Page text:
Kemal Ataturk, Revolutionary and Founder of Modern Turkey

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Mustafa Kemal Atatürk

Mustafa Kemal’s ambition was to liberate Turkey from ancient beliefs which he believed made it backward and prevented it from joining the modern world.

Kemal Ataturk, an army officer born in Salonika in 1881, attained the chance to realize his ambition after 1918, when the Turks were defeated in World War One, and the victors, Britain and France, planned to set about dismembering the Ottoman Turkish Empire.

Mustafa Kemal’s Harsh Methods

Kemal vowed to prevent them and he was not fussy about the means he used: they included skulduggery of virtually every kind. First, he swept aside the timid Ottoman Sultan, Mehmet VI, who fled the Turkish capital, Constantinople, on November 1, 1922, convinced that he was going to be assassinated by Kemal’s personal band of thugs.

Kemal’s next step was to bully into silence the opposition of the Turkish parliament before declaring Turkey a republic on October 29, 1923, with himself as its first president. On March 3, 1924, it was the turn of the Turkish religious leader, Caliph Abdul Mejid, to be bundled out of the country after Kemal had manufactured “evidence” that he was plotting treason against the state.

Kemal Delivers a Series of Shocks

The summary expulsion of the Sultan and the Caliph, both of them revered as semi-divine, caused an enormous furore. However, the shocks Kemal had in store proved even more traumatic for they struck directly at the habits and ideas that had been central to everyday Turkish life for many centuries.

His particular targets were the theory and practise of Islam which he viewed as obstacles to the “westernization” of Turkey and its people. However minor, nothing that did that, Kemal resolved, would be allowed to survive.

For example, after 1925, Kemal decreed that the Turks were to discard their traditional dress – baggy trousers, embroidered jackets and fezzes – and start to wear European-style suits, shirts, ties and hats. This was virtual heresy to the devout Turkish Muslim, for the President was not only demanding a change of wardrobe, but a change in religious belief.

The Notorious Headgear Law

Traditional Turkish dress and in particular the brimless fez, had long ago been adopted as a deliberate sign differentiating Muslims from the detested Christian “infidel” of Europe.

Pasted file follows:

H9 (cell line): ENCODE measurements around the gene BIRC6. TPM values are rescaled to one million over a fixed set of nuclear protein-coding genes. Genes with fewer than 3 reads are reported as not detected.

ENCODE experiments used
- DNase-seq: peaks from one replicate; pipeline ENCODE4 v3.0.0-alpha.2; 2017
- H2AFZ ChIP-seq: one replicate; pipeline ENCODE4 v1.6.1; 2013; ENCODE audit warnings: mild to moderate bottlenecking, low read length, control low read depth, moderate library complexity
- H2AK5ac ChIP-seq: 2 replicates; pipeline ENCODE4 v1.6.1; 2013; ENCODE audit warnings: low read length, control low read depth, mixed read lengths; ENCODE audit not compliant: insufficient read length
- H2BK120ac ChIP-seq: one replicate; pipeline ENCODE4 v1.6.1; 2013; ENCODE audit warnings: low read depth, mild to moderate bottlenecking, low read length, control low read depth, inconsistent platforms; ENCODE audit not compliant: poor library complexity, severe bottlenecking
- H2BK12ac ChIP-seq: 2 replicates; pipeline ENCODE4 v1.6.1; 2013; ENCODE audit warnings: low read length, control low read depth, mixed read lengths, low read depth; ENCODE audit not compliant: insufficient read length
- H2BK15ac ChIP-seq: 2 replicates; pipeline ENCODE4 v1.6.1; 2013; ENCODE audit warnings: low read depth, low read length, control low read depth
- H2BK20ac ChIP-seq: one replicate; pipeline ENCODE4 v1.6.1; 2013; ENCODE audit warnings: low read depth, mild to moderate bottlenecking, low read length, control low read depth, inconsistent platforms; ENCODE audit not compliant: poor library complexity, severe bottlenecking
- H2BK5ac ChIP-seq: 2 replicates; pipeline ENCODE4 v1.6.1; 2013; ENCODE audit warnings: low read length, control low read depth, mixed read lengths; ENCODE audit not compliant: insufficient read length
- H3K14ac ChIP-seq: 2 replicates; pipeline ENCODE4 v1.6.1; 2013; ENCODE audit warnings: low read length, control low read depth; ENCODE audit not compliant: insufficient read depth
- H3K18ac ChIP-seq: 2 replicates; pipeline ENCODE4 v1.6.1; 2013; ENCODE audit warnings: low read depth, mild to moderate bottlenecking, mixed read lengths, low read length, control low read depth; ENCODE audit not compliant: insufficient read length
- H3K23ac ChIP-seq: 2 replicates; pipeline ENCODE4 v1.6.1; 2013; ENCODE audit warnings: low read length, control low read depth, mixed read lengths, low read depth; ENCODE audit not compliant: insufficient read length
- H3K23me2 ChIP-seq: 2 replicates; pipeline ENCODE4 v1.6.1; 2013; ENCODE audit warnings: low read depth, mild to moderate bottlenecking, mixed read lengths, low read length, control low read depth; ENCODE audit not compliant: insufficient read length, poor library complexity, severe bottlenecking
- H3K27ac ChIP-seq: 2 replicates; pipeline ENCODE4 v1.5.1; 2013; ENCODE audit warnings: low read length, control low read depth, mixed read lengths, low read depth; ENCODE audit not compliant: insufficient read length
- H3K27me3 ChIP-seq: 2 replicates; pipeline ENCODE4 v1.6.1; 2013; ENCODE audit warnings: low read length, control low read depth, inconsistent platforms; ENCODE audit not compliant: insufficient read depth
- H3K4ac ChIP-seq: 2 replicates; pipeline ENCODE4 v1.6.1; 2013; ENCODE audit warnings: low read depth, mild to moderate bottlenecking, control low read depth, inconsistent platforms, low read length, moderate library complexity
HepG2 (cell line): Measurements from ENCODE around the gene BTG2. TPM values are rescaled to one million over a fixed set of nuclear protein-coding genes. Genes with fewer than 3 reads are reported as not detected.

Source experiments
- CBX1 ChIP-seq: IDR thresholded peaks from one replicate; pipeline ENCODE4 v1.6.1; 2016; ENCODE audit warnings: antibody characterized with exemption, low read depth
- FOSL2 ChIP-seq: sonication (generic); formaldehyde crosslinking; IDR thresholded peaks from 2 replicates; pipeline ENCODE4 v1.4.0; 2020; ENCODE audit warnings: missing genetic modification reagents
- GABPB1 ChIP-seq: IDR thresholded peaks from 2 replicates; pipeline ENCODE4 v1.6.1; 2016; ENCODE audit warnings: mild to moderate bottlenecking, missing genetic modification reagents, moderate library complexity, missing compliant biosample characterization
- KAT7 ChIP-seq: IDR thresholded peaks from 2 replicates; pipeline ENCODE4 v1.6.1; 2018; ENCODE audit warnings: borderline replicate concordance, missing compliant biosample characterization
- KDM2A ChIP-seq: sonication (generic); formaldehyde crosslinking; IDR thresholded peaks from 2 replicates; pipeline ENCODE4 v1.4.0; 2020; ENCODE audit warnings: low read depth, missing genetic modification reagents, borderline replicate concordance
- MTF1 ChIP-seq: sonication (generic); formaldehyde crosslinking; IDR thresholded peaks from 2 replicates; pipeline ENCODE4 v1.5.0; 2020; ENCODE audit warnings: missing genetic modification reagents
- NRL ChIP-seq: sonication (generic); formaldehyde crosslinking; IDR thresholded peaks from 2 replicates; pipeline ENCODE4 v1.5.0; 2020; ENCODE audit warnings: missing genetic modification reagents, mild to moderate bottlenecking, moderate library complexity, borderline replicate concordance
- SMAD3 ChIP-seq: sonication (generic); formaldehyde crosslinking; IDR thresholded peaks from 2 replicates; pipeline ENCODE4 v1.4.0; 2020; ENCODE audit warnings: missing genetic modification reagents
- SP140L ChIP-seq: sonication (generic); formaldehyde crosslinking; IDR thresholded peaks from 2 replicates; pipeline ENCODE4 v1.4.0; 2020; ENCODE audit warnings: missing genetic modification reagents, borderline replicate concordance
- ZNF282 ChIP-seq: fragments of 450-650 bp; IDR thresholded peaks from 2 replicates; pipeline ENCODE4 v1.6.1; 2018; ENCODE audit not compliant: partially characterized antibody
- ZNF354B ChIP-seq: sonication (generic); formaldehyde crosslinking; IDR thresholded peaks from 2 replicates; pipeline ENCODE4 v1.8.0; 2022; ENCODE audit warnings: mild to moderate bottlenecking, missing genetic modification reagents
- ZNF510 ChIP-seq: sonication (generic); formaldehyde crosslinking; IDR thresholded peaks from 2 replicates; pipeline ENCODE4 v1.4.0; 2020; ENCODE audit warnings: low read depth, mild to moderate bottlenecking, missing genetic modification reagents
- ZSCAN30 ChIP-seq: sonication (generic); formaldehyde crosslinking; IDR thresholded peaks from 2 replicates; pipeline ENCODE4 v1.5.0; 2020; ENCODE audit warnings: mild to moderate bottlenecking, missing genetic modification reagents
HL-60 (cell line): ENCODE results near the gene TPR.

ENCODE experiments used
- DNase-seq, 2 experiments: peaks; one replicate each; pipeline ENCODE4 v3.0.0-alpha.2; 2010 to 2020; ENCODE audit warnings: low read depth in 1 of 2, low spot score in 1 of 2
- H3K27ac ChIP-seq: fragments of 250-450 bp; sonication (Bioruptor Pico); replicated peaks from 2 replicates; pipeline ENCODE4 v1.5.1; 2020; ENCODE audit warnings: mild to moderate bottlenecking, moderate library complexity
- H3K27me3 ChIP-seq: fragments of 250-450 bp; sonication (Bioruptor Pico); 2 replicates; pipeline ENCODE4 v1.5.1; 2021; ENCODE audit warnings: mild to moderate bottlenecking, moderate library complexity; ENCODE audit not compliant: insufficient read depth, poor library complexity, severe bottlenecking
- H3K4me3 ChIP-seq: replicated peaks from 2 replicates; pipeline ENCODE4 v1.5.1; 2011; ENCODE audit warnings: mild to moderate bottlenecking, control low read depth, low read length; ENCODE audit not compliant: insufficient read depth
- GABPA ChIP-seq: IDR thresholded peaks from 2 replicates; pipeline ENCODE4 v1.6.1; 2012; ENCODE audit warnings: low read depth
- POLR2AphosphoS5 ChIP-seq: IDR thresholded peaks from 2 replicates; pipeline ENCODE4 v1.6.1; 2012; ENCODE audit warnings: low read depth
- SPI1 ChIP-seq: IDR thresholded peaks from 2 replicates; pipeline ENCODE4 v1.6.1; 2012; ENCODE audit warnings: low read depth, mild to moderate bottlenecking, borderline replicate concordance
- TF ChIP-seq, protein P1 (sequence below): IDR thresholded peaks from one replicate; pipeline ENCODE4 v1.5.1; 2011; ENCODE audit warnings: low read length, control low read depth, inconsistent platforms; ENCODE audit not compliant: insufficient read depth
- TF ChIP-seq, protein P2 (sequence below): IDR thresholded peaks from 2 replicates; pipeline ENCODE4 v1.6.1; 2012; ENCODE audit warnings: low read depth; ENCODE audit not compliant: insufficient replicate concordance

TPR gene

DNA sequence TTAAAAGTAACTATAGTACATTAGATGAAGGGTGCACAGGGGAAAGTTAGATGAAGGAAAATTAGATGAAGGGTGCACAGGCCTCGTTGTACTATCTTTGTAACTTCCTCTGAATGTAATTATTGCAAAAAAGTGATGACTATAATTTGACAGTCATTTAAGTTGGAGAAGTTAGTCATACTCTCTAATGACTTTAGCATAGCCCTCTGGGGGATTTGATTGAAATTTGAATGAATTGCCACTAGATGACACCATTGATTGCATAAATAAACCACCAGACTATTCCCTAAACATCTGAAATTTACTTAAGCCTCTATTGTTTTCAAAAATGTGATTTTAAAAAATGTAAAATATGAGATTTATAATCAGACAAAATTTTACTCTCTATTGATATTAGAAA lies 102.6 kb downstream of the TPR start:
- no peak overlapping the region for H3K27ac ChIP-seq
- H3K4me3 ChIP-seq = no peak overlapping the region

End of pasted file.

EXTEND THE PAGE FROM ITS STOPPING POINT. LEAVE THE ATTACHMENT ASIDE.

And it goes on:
The idea that Turks should now dress like Christians produced an uproar of violent protest and, as was fast becoming routine, government reaction was brutal in the extreme. Strong-arm bands of riot-breakers, specially picked by Kemal himself, broke up the crowds and arrested the ringleaders. Many were hanged, many more were forced into hiding.

Traditional Laws for Women

The furore was even more intense after Kemal took steps to emancipate women who, for centuries, had been considered congenitally inferior to men. As a result, women were treated in ways that made this lowly status evident.

If, for whatever reason, men failed to control their women as they were expected to do, this reflected badly on their own honor. If only for this last reason, male reactions were brutal in the extreme.

The reforms were, of course, intended to free women from the constraints of the past, but in the event, it proved dangerous, and sometimes fatal, for western habits and forms of dress to become available in the new Turkey of President Mustafa Kemal.

Brutal Punishments

Women were thrashed with whips for the immodesty of unveiling their faces in public, failing to cover their hair or for wearing cosmetics, short skirts and high heels.

Parents forecast divine retribution for daughters or other female relatives who defied the limitations placed on education for women and sought to study for the professions, or undertook jobs in business companies.

And the more conservative-minded were utterly horrified when, in 1935, seventeen women were elected as members of the Turkish parliament. The President, however, made no bones about his own response to these extreme conservative reactions. When the seventeen arrived to take up their seats in the parliament, he was there in person to welcome them.

From his own viewpoint, this was a very gratifying occasion, a sure sign that his ruthless will to reform was producing the results he most ardently desired.

Twelve Years of Thoroughgoing Reforms

By this time, the struggle between the zealous Kemal and the reluctant Turks had lasted twelve disputatious years and there was no doubt about who was winning the dispute.

During that time, Turkey had acquired most of the trappings of a modern, western state, including the Gregorian calendar, the Latin instead of the Arabic alphabet, Western-style codes of law, health, hygiene and welfare services, scientific agricultural techniques and colleges of adult education where Kemal, in his favorite role of teacher, participated in instructing the illiterate how to read.

In addition, Kemal has also introduced surnames, something previously unknown in Turkey, choosing one for himself that typified his own concept of the role he had played in Turkey’s transformation: he became Ataturk, “Father of the Turks”

Sources:

  1. Zürcher, Erik Jan: Turkey: A Modern History (London, UK: I.B. Tauris & Co. Ltd., 2004) ISBN-10: 1860649580/ISBN-13: 978-1860649585
  2. Atillasoy, Yuksel: Mustafa Kemal Ataturk: First President and Founder of the Turkish Republic (New York, NY: Overlook, 2002) ISBN-10: 1585670111/ISBN-13: 978-1585670116
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